Papal coats of arms
Since the Late Middle Ages, each pope has displayed his own personal coat of arms, initially that of his family, and thus not unique to himself alone, but in some cases composed by him with symbols referring to his past or his aspirations. This personal coat of arms coexists with that of the Holy See.
Although Pope Boniface VIII (1235-1303), Pope Eugene IV (1431-1447), Pope Hadrian VI (1459-1523) and a few others used no crest above their escutcheon, from Pope John XXII (1316-1334) onward the papal tiara began to appear (a custom maintained until Pope Nicholas V) and, from the time of Nicholas V's successor, Pope Callistus III (1455-1458), the tiara combined with the keys of Peter.
Even before the early modern period, a man who did not have a family coat of arms would assume one upon becoming a bishop, as men did when knighted or on achieving some other prominence. Some who already had an episcopal coat of arms altered it on being elected to the papal throne. The last pope who was elected without already being a bishop was Pope Gregory XVI in 1831 and the last who was not even a priest when elected was Pope Leo X in 1513.
In the 16th and 17th century, heraldists also made up fictitious coats of arms for earlier popes, especially of the 11th and 12th centuries. This became more restrained by the end of the 17th century.
Papal coats of arms are traditionally shown with an image of the papal tiara and the keys of Peter as an external ornament of the escutcheon. The tiara is usually set above the escutcheon, while the keys are in saltire, passing behind it (formerly also en cimier, below the tiara and above the shield). In modern times, the dexter and sinister keys are usually shown in gold (or) and silver (argent), respectively. The first depiction of a tiara, still with a single coronet, in connection with papal arms, is on the tomb of Boniface VIII (d. 1303) in the basilica of S. John Lateran. Benedict XVI in 2005 deviated from tradition in replacing the tiara with the mitre and pallium (see Coat of arms of Pope Benedict XVI).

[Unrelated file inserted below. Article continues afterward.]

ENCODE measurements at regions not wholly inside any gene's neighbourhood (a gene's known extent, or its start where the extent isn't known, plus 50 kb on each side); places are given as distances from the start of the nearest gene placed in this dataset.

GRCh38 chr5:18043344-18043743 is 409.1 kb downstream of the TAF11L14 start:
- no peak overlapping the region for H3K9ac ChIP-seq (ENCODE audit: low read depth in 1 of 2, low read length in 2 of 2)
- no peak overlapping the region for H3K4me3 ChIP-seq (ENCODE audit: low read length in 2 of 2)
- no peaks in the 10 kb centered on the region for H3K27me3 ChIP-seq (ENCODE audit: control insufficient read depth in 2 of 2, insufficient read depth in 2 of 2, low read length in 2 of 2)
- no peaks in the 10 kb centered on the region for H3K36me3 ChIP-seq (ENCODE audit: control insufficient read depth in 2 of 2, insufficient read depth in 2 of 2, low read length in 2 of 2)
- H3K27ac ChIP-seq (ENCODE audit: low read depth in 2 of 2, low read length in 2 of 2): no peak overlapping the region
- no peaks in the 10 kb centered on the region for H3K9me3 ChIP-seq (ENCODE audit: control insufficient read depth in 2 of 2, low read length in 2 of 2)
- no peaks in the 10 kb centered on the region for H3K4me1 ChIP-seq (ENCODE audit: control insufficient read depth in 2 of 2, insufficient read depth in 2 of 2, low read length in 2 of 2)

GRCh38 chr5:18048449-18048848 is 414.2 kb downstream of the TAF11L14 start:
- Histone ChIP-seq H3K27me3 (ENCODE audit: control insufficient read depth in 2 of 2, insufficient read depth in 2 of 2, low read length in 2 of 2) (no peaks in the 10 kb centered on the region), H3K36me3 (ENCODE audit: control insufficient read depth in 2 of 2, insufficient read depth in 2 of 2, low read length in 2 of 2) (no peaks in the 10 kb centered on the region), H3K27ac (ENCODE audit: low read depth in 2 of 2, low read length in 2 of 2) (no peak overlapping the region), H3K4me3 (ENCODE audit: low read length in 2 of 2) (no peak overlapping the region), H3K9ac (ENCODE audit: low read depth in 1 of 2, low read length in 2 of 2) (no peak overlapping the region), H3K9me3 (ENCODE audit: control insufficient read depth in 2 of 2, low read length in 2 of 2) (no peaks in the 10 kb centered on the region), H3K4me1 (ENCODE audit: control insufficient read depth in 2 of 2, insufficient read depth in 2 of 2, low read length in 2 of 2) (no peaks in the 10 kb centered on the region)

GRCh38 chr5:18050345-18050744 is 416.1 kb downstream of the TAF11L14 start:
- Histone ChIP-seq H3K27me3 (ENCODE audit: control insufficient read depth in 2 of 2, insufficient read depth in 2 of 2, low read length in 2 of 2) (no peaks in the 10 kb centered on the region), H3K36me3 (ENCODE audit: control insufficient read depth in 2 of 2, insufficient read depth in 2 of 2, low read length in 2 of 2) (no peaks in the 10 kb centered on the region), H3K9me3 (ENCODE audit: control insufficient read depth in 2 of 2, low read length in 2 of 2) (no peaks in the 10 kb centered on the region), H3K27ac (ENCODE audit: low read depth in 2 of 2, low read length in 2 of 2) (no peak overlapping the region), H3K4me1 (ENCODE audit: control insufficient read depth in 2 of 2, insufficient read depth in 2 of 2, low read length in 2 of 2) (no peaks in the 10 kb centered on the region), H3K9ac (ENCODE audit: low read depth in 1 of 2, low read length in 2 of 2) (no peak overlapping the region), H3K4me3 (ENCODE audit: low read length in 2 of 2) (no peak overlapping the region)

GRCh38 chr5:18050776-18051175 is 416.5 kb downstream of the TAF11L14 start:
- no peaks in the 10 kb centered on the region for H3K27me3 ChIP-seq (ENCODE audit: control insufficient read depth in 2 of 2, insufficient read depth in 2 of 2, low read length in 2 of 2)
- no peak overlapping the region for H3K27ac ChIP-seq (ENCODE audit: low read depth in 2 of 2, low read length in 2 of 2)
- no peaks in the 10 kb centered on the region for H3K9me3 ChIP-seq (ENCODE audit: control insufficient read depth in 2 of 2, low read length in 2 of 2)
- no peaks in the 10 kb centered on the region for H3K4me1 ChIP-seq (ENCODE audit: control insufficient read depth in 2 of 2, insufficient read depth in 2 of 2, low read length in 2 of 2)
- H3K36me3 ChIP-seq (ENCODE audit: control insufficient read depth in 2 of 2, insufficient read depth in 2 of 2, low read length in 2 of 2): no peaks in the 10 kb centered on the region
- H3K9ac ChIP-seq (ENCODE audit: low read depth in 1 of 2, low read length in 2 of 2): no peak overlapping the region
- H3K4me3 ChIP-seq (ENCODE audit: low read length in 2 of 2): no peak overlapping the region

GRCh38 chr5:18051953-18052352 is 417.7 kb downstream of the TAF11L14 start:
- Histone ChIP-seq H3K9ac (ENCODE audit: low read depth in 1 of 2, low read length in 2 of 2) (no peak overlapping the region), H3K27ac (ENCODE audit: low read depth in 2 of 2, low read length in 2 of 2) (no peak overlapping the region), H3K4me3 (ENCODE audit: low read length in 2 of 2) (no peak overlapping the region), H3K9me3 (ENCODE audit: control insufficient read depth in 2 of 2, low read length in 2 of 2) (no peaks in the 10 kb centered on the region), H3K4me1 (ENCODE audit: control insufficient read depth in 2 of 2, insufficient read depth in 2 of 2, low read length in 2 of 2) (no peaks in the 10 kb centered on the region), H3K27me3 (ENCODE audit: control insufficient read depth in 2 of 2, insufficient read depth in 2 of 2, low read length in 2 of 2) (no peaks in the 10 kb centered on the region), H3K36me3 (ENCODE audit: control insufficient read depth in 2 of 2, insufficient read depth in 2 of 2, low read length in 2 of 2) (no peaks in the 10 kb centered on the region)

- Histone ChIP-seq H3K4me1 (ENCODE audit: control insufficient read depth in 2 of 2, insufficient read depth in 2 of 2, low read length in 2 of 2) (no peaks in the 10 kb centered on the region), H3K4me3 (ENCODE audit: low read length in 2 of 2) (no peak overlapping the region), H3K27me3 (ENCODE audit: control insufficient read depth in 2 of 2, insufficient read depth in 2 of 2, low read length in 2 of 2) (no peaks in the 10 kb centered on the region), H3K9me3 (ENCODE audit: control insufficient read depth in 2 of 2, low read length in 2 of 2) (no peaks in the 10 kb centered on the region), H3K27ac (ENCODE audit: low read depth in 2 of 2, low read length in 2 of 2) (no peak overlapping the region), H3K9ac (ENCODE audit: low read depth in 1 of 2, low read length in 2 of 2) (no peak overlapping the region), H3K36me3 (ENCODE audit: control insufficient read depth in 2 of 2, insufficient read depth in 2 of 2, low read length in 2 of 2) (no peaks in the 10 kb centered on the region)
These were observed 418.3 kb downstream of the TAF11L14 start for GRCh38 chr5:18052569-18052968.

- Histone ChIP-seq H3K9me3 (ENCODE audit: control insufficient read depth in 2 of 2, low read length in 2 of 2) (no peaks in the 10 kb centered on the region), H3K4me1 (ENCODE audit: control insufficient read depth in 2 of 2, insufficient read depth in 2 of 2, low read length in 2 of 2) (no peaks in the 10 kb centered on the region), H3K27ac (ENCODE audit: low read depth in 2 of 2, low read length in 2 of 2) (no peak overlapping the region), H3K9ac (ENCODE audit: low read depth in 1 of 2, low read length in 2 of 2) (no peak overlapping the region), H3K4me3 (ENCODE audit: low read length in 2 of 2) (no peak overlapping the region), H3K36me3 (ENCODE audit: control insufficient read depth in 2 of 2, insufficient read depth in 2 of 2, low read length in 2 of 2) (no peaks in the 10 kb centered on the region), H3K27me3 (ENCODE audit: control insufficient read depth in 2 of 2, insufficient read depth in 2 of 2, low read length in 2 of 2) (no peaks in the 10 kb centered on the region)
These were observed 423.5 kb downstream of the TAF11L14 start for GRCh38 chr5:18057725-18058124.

The two keys have been given the interpretation of representing the power to bind and to loose on earth (silver) and in heaven (gold), in reference to Matthew 16:18-19:
- "You are Peter, and upon this rock I will build my church, and the gates of hell shall not prevail against it. I will give you the keys of the kingdom of heaven, and whatever you bind on earth shall be bound in heaven, and whatever you loose on earth shall be loosed in heaven."
The gold key signifies that the power reaches to heaven and the silver key that it extends to all the faithful on earth, the interlacing indicating the linking between the two aspects of the power, and the arrangement with the handles of the keys at the base symbolizes that the power is in the hands of the pope.
The oldest known representation of the crossed keys beneath the papal tiara in the Coats of arms of the Holy See dates from the time of Pope Martin V (1417–1431). His successor Pope Eugene IV (1431–1447) included it in the design of a silver coin. Martin V also included the keys in his personal arms (those of the Colonna family); however he did not show them as external ornaments, instead placing them in chief on the shield (this example was followed by Urban V and VIII and Alexander VII; Nicolas V seems to have used just the crossed keys and the tiara in an escutcheon. The placing of the keys above the shield becomes the fashion in the early 16th century, so shown on the tomb of Pius III (d. 1503). Adrian VI (1522/3) placed the keys in saltire behind the shield.
High Middle Ages
Heraldry developed out of military insignia from the time of the First Crusade. The first papal coats of arms appear as heraldry began to be codified in the 12th to 13th centuries. At first, the popes would simply use the secular coat of arms of their family. Thus, Pope Innocent IV (1243-1254), who was born Sinibaldo Fieschi, presumably used the Fieschi coat of arms, as did Adrian V (Ottobon de Fieschi), the nephew of Innocent IV.